Access Type

Open Access Dissertation

Date of Award

January 2013

Degree Type


Degree Name



Anatomy and Cell Biology

First Advisor

Fu-Shin X. Yu


Pre-exposure of the cornea to TLR5 ligand flagellin induces profound mucosal innate protection against infections by reprogramming gene expression. This study explored the flagellin-induced modifications of transcription factor expression and function, specifically of IRF1 and ATF3 in corneal epithelial cells to elucidate the transcriptional mechanisms underlying the protective function of flagellin on the cornea.

Initially we used Superarray to screen for transcription factors and identified Interferon Regulatory Factor (IRF) 1 and Activating Transcription Factor (ATF) 3 as the most drastically affected genes by flagellin pretreatment in P. aeruginosa challenged human corneal epithelial cells (CEC). However, flagellin pretreatment had opposite effects on IRF1 (inhibition) and ATF3 (enhancement) gene expression in response to P. aeruginosa, and other IRFs were not affected. To find the functional target gene of IRF1, we knocked-down IRF1 using siRNA and identified the pleiotropic chemokine CXCL10, but not IL12-p35 or iNOS, as a specific target.

We then attempted to understand the role of IRF1 and CXCL10 in mucosal innate protection against infections in vivo. Flagellin augmented the P. aeruginosa-induced expression of CXCL10 in CECs in WT, but not in IRF1-/- mice at 6 hpi. IRF1 deficiency markedly increased the severity of P. aeruginosa keratitis and significantly attenuated flagellin-elicited protection compared to WT controls at 3 dpi. CXCL10 neutralization in the cornea of WT mice displayed similar pathogenesis to that of IRF1-/- mice. To understand the regulation of CXCL10 expression in vivo, we used neutralizing antibodies to target IFNγ and its producer NK cells. The neutralization of IFNγ receptor or NK cells prevented flagellin-augmented IRF1 and CXCL10 expression and increased the susceptibility to P. aeruginosa infection in mouse corneas. Together, our results indicate that IRF1 plays a role in the corneal innate immune response by regulating CXCL10 expression and that IFNγ-producing NK cells induces epithelial expression of IRF1, thus significantly contributing to the protection of the cornea from P. aeruginosa infection.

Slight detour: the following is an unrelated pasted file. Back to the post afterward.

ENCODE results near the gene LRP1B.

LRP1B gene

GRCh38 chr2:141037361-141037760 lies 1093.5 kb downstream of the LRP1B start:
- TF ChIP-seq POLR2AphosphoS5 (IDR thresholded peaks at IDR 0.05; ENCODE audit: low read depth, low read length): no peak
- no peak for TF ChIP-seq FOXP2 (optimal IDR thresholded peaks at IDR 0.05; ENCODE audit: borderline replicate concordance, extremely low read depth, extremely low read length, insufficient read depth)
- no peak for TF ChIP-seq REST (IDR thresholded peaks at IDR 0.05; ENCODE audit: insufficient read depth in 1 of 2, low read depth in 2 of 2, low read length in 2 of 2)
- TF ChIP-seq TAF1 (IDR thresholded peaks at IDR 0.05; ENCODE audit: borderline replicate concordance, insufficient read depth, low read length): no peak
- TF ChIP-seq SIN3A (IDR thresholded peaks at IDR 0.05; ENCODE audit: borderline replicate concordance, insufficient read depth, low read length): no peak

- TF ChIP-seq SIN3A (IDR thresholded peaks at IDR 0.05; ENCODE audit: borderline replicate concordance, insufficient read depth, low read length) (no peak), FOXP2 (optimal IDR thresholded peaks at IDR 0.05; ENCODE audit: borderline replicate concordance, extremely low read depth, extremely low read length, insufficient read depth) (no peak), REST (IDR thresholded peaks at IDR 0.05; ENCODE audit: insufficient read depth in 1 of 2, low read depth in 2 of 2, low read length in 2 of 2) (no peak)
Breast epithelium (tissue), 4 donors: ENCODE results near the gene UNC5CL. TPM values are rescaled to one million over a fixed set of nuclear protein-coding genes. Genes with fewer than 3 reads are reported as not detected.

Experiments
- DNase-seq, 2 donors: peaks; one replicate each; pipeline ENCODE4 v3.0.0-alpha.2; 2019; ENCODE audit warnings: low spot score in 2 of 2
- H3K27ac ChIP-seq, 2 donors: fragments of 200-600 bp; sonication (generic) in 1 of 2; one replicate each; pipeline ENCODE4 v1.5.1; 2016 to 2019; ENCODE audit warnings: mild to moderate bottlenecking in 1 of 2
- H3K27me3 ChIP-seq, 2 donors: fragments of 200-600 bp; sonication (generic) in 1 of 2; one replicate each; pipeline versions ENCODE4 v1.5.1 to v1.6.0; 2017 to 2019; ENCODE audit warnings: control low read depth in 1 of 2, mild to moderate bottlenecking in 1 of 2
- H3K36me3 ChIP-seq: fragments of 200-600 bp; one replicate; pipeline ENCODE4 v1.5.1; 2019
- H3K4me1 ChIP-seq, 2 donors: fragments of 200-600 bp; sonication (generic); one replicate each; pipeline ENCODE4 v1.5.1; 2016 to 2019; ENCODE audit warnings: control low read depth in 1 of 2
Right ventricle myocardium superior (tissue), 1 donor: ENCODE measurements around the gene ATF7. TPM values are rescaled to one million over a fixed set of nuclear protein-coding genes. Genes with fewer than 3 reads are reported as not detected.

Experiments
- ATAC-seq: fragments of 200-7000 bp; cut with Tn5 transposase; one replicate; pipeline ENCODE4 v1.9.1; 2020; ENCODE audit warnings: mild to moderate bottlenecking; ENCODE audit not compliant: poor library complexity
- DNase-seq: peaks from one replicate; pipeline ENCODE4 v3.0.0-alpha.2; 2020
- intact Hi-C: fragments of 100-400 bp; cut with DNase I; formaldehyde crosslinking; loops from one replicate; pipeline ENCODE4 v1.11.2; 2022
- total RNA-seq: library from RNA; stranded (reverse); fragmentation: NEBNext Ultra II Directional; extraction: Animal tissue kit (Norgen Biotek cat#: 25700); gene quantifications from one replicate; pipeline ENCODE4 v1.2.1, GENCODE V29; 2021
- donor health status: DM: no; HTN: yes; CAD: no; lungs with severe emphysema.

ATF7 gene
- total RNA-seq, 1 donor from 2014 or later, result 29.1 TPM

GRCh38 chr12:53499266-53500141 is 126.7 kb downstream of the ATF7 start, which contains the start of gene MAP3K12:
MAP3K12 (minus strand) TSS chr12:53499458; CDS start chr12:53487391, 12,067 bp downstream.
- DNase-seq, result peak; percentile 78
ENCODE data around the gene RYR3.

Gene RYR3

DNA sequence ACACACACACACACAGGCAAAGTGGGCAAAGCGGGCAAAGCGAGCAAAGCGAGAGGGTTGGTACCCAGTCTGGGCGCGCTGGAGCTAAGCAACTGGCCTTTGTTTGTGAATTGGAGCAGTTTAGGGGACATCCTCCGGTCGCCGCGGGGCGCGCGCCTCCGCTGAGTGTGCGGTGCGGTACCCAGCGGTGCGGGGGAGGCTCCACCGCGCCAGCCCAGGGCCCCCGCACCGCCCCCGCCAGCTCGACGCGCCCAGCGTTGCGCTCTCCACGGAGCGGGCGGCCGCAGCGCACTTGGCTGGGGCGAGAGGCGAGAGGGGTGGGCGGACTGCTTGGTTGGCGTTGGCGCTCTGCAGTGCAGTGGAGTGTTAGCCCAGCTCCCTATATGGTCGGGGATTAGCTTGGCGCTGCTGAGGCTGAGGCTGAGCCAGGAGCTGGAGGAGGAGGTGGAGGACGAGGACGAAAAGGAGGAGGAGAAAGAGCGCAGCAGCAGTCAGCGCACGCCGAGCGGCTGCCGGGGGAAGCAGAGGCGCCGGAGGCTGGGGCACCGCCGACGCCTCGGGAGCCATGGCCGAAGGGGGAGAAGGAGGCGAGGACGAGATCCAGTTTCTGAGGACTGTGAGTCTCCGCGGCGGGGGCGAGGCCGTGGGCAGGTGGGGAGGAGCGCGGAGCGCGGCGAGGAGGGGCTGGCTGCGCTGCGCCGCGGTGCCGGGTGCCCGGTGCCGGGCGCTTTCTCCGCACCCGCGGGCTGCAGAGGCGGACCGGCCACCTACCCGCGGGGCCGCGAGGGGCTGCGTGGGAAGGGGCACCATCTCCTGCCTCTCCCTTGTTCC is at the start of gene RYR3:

Next we sought understand the functional role of ATF3 in mucosal innate protection against infections in vivo. Consistent with in vitro results, flagellin augmented the P. aeruginosa-induced epithelial expression of ATF3 in CECs in WT at 6 hpi. ATF3 deficiency markedly increased the severity of P. aeruginosa keratitis, indicated by significantly increased bacterial count, neutrophil infiltration and CXCL2 expression. In addition, ATF3-null mice displayed compromised flagellin-induced corneal protection compared to PBS-pretreated ATF3-/- littermates at 3 dpi. Together, our results indicate that ATF3 plays a role in the corneal innate immune response by regulating inflammation and bacterial clearance, and ATF3 is indispensible to maintain the protective properties of flagellin against bacterial keratitis.

In conclusion, flagellin pretreatment of corneal epithelial cells reprograms the expression of epithelial IRF1 and ATF3, via different mechanisms, resulting in the enhancement of the innate immune response of the cornea. Both transcription factors play an critical role in protecting the cornea from bacterial invasion and regulating inflammation, and may serve as important markers for the development of therapeutic drugs to treat and/or prevent bacterial keratitis.